salad pic

Typically in our produce department you are used to seeing the 5oz or 1lb Taylor & Organic Girl Salads. These mixes are delivered in clamshell containers while the majority of our local produce is not. To help keep things the same though and enable our local farmers to bring you the local baby greens mixed, washed and dried, they are brought in clear bags with equivalent weights. We have 5oz bags of spinach and kale, along with ½ bags of spring mix and kale. Despite the packaging differences, we wanted you to know that you are getting the same type of product—just much fresher!

And if you are looking at some other fresh produce to compliment the local greens selection we now have fresh, local cilantro, parsley, shitake mushrooms, green onions, and chard! Thanks also to Sweden Creek Farm, Rocky Comfort Natural Farm, and Marty’s Produce!


Small Business Week Producer Profile: Good Life Farms

This post by Bloomingfoods’ Isaac Smith was originally published on their website. P6 will be posting producer profiles every day this week in honor of Small Business Week.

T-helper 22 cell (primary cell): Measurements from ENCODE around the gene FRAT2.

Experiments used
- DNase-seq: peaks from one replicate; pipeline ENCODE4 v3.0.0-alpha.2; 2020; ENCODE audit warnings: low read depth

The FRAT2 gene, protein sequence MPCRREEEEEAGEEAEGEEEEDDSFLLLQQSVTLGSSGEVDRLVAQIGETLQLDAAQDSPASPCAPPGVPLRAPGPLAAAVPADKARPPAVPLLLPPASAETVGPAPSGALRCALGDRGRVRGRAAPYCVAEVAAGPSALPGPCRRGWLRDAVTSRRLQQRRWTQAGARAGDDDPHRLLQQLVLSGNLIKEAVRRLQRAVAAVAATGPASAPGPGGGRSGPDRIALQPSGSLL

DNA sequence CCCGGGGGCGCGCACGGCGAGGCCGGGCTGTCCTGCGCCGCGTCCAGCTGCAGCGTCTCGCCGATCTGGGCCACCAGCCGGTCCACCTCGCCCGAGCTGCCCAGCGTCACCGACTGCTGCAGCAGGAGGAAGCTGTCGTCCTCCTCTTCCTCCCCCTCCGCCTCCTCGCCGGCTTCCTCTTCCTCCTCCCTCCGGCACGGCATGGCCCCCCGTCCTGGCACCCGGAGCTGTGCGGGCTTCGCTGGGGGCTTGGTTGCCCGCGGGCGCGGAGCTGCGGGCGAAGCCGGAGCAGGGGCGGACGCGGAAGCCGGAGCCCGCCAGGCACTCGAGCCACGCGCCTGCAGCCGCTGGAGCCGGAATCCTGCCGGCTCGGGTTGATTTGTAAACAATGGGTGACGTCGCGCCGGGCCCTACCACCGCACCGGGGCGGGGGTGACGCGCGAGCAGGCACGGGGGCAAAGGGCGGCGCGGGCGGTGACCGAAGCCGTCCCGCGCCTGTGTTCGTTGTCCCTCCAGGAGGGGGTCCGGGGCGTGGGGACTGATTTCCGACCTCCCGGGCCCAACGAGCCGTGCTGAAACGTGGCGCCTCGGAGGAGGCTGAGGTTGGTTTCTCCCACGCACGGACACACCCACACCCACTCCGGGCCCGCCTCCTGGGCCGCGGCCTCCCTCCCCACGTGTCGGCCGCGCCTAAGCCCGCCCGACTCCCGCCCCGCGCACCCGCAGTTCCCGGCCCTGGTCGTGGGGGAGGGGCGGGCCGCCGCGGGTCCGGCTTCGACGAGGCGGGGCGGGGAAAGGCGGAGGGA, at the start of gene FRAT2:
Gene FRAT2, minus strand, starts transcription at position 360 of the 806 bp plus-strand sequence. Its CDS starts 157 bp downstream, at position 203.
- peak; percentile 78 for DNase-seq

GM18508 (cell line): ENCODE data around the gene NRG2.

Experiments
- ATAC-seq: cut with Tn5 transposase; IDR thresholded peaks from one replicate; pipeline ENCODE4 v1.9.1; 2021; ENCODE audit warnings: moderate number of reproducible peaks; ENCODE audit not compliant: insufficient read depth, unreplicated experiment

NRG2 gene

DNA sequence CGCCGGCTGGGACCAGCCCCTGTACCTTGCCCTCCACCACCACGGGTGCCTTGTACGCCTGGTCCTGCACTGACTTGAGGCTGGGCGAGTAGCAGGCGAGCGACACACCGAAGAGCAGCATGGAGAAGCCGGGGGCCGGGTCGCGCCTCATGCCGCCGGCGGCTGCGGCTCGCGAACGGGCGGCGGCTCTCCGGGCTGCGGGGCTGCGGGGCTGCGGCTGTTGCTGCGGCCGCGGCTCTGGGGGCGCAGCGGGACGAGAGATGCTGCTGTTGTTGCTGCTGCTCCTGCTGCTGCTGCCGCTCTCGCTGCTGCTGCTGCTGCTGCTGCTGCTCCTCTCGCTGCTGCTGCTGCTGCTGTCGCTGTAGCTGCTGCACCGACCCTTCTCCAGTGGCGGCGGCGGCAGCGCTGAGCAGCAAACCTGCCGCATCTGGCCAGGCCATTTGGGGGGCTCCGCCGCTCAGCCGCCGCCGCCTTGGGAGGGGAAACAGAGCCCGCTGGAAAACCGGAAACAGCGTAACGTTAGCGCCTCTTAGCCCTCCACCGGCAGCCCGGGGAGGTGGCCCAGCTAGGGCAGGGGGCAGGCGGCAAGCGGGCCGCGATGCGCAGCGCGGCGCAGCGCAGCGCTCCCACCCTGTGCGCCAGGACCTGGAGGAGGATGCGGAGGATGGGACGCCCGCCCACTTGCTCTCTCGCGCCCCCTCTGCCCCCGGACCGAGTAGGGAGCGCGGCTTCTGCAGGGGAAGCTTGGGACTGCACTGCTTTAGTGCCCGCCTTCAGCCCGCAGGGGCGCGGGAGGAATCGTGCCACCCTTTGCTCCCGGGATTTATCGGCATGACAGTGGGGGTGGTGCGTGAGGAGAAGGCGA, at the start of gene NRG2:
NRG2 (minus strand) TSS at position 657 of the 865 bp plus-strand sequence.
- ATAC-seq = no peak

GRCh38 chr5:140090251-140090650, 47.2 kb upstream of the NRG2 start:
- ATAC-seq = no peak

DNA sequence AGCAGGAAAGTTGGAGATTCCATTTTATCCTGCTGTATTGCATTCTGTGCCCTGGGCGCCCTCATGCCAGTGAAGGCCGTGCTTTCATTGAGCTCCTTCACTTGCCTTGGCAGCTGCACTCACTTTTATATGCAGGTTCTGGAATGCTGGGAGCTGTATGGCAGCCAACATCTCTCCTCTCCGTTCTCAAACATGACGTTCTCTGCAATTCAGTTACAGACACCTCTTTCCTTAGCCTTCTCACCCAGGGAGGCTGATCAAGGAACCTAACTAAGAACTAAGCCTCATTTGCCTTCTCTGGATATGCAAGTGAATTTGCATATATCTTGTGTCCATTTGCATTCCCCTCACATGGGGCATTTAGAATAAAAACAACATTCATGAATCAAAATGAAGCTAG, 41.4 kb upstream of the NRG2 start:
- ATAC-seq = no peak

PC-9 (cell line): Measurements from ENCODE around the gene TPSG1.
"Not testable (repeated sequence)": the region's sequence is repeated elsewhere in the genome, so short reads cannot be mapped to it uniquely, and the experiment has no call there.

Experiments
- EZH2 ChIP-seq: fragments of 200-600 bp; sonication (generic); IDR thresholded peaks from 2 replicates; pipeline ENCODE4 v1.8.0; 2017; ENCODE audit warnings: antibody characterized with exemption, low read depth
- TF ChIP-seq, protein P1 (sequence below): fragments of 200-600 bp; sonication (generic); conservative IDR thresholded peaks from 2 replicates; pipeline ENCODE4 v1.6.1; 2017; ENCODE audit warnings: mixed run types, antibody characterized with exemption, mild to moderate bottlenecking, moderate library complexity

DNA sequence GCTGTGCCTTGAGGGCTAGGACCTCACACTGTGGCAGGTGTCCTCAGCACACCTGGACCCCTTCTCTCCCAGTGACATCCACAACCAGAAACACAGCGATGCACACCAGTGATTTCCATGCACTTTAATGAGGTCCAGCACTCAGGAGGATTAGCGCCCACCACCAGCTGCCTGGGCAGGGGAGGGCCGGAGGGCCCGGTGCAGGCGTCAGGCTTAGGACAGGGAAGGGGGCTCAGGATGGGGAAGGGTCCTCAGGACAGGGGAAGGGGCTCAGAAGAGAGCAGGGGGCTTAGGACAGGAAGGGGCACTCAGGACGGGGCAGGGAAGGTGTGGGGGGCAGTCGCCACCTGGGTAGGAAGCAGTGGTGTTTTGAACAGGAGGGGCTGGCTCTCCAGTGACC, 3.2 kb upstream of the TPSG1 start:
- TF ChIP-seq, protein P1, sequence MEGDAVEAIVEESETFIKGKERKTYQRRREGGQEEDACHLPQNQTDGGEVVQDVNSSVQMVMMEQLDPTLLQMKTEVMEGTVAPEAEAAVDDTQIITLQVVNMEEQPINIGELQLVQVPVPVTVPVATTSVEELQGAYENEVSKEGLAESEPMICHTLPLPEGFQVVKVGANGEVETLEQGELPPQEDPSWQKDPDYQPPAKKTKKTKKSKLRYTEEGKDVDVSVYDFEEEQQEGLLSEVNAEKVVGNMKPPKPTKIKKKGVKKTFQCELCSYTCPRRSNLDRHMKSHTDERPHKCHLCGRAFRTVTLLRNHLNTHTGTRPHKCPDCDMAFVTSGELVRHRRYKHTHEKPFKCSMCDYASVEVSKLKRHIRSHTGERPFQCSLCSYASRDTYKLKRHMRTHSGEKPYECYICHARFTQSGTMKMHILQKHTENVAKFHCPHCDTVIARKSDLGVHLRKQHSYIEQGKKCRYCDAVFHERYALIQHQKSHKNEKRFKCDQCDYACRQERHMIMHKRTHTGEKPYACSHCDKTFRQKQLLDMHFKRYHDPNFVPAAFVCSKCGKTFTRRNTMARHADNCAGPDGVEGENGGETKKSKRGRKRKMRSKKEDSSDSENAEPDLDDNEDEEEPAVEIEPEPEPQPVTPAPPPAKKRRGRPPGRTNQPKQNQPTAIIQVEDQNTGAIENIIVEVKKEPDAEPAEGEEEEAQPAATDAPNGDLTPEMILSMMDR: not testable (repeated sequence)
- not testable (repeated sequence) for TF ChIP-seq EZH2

For Darin Kelly, Good Life Farms is a dream realized from years of having his hands in the dirt.

From the time he was five years old, Darin has always loved growing things. One of his earliest memories of gardening is planting maple keys and growing trees in a plot that his parents set aside for him. As an adult, Darin says everywhere he has lived he has turned every bit of soil into garden space. However, the leap from hobbyist to farmer took some time. It was almost by chance that he and his wife Deb fell into farming.

“About seven years ago we set up our first little roadside stand because we had some excess vegetables… We ended up selling $100 of vegetables in an afternoon on a Sunday,” says Darin. After the surprise success of their roadside stand, he says they began to recognize that they could potentially turn this idea into something bigger, and, nearly a decade later, they have.